Zprávy HCJB 9.6.2004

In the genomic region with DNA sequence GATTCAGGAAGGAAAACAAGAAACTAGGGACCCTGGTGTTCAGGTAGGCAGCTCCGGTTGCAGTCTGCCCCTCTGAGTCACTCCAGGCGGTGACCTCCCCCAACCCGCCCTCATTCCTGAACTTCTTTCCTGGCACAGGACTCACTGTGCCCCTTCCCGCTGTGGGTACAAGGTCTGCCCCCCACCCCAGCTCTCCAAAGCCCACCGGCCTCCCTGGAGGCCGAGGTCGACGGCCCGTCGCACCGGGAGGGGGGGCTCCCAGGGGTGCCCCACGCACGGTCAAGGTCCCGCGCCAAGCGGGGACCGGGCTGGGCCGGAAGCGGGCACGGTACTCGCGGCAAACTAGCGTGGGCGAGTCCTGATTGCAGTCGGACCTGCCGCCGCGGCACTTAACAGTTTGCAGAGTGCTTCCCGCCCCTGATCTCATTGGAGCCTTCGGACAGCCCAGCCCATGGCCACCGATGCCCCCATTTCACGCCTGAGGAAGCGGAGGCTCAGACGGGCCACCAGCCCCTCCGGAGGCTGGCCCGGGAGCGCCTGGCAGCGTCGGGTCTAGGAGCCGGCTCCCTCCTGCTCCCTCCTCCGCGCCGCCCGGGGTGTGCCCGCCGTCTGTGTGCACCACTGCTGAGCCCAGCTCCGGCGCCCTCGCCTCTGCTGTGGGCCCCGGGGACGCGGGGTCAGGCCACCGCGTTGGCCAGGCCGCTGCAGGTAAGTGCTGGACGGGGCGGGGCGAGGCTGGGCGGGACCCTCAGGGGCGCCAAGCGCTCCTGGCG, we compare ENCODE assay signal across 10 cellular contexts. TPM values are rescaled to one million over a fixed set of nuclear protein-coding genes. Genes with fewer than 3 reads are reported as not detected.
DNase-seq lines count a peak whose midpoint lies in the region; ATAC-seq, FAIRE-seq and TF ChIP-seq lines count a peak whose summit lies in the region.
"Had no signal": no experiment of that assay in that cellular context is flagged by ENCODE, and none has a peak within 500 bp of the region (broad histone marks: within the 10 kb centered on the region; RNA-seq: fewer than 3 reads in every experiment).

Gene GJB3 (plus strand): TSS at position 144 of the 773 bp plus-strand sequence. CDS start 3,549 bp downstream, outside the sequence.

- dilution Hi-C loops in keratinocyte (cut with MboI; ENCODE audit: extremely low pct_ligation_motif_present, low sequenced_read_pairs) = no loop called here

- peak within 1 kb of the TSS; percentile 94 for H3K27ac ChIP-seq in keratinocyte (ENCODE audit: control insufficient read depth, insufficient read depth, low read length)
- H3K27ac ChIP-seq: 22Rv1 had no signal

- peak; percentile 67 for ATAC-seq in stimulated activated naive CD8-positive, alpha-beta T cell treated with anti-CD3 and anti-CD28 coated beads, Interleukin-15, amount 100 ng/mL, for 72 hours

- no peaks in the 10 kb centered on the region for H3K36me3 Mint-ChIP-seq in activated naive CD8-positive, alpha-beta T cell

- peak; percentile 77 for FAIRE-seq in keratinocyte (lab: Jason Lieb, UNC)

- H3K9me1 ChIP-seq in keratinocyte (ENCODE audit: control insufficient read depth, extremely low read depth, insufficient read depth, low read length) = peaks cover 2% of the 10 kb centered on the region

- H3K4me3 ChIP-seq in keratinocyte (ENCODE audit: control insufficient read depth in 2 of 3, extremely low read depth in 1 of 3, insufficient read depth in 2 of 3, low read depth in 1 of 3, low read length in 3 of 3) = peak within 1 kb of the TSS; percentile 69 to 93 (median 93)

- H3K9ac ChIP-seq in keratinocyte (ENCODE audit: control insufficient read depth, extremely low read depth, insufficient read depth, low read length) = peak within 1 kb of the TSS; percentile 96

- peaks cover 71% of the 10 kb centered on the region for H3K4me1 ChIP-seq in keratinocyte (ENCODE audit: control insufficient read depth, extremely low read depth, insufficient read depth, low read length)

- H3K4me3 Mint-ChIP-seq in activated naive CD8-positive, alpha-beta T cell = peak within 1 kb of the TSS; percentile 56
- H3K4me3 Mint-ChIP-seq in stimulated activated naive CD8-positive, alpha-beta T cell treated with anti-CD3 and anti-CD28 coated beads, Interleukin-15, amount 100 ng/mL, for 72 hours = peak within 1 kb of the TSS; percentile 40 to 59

IRAQI CHRISTIANS BEGIN FLEEING COUNTRY AS VIOLENCE INCREASES At least 14 Iraqis and one American soldier were killed in two car bomb explosions that rocked separate cities Tuesday, June 8, adding to anxiety among the country's minority Christians, many of whom are reportedly fleeing the troubled nation. Church officials claimed that Iraqi Christians "are voting with their feet" by leaving amid fears that the country will become an undemocratic Islamic state under the new government. Rev. Ken Joseph Jr. explained that the June 30 deadline for transfer of power to a temporary government will be accompanied by a temporary constitution that reads, "Islam is the official religion of the state." He added that the failures of the Christian community to receive a position on the executive council and only one ministry post -- the Ministry of Emigration -- in the 36-member cabinet are more reasons why Christians are leaving Iraq. In addition, Christians object that a Muslim imam preached a sermon and said a prayer at the ceremony while leaders from Iraq's centuries-old Christian community were not invited, Christian World News television reported. More than 2.5 million Assyrian Christians live in Iraq. (Assist News Service) ERITREAN AUTHORITIES ARREST YET ANOTHER EVANGELICAL PASTOR Pastor Tesfatsion Hagos of the Rema Evangelical Church in Eritrea is the latest church leader to be arrested in the country. He was incarcerated on Thursday, May 27. More than 400 Eritrean evangelicals of minority denominations are now imprisoned for their faith. These include teenagers, children and the elderly. Prison conditions have been described as "appalling," and believers face torture with the aim of forcing them to renounce their faith. Amnesty International reports that many Christian prisoners are incarcerated in metal shipping containers brought in from the ports to hold the overflow of prisoners. There are also "secret prisons" -- mostly overcrowded, unhygienic underground cells. One form of torture is known as the "Jesus Christ." The victim is stripped to the waist and stood on a block with hands tied to a tree branch. The block is removed, leaving the victim suspended just slightly above the ground in a crucifix-like posture. Beatings are inflicted on the bare back. The Eritrean government has warned leaders of the evangelical minority not to report on their suffering. However, word of atrocities continues to leak out. (Religious Liberty Prayer Bulletin/Compass) 'G8 PRAYER INITIATIVE' FOCUSES ON WORLD LEADERS AT SUMMIT Pastors, ministry leaders and intercessors are standing in the gap for a gathering of leaders from eight of the world's most powerful nations that started Tuesday, June 8, in Georgia. About 20,000 police and federal agents have been assigned to patrol the streets, beaches and waters off Sea Island, Ga., to provide heightened security for the Group of Eight (G8) summit that runs through Thursday. President George W. Bush and the leaders of Japan, Germany, Britain, France, Italy, Canada and Russia are taking part in the event. Meanwhile, the U.S. Strategic Prayer Network and the Institute for Global Affairs, a Christian organization based in the U.K. and Canada, have organized the "G8 Prayer Initiative" consisting of unified prayer and worship groups from across the state. Organizers said dozens of prayer networks have been organized involving tens of thousands of intercessors mobilized to pray specifically for the attending G8 leaders, the decisions they will make and for peace throughout the world. "God is calling His church to take her place within a global arena," said Jacquie Tyre, coordinator of the Georgia Strategic Prayer Network. During the G8 summit, believers and church leaders from around the world will attend worship and prayer summits running simultaneously in Atlanta, Brunswick, the county seat for Sea Island and Savannah. (Religion Today/Charisma News Service) ISLAM MAKES GAINS IN SIERRA LEONE AFTER 14 YEARS OF CIVIL WAR Fourteen years of civil war in Sierra Leone has left the country in shambles and forced many Christians to leave the country. With the limited number of Christian organizations helping to rebuild the country, it's opened the doors to Islam. "The U.N. deployed 17,500 peacekeepers, mostly from Pakistan, Bangladesh and India," says Bryon Morgan of Christian Resources International (CRI). "This was a good thing, but everywhere the U.N. forces were deployed, mosques were built -- 9,000 altogether." CRI is countering this trent by providing resources to the local church. "There are no Christian printing presses in or around Sierra Leone," Morgan adds. "So the church has no printed material to teach or train with, and the pastors have no curriculum or Bible study aids." (Mission Network News) MINISTRY OPPORTUNITIES TO ABOUND AT OLYMPIC GAMES IN ATHENS With the opening ceremonies of the 28th World Olympics in Greece just two months away, many evangelical ministries are preparing to use the event as a springboard for the gospel. Men for Missions, for example, is finalizing details on a major project to take place at the Games, says spokesman Warren Hardig. "We have an evangelism team leaving this Thursday for Athens. While it's illegal to proselytize in Greece, we're going over to do what we can." Men for Missions a part of a consortium looking ahead at to future of ministry after the Games end. "We're working with other ministries in Athens before, during and after the Olympic Games," he says. " One of the things that we will be doing is handing out bottles of water. On each of the bottles there's a tract, and they can receive a free Bible. There will also be people there to talk to them about spiritual things." (Mission Network News) * HCJB World Radio has worked in partnership with Hellenic Mission Union International to establish a radio studio in Athens, Greece. MISSIONS SYMPOSIUM AIMS TO HELP DEVELOP NATIVE AMERICAN LEADERS The North American Institute for Indigenous Theological Studies will bring together leaders of mission organizations, theological institutions and North America's indigenous leaders. The third Missiological Symposium will be at the Salvation Army's Crestmont College in Rancho Palos Verdes, Calif., Sept. 23-25. This year's theme is, "Education: Credentials, Competence, Learning for Understanding." The symposium is designed to address topics of concern in Native North American ministry, mission and theology related to evangelism, discipleship and leadership development. Terry LeBlanc says the institute desires to create a "training approach to theology and biblical study that comports more clearly with native learning styles and world-views, and develops theological partnerships with the other cultural communities of Christian faith." (Assist News Service)